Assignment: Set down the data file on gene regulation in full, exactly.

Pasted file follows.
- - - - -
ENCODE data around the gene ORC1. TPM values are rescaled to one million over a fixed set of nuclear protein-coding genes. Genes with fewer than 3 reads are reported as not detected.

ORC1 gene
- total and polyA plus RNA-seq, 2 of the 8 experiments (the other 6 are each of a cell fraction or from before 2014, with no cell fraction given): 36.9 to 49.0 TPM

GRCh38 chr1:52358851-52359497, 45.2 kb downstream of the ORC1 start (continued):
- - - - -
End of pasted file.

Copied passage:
ENCODE data around the gene ORC1. TPM values are rescaled to one million over a fixed set of nuclear protein-coding genes. Genes with fewer than 3 reads are reported as not detected.

ORC1 gene
- total and polyA plus RNA-seq, 2 of the 8 experiments (the other 6 are each of a cell fraction or from before 2014, with no cell fraction given): 36.9 to 49.0 TPM

GRCh38 chr1:52358851-52359497, 45.2 kb downstream of the ORC1 start (continued):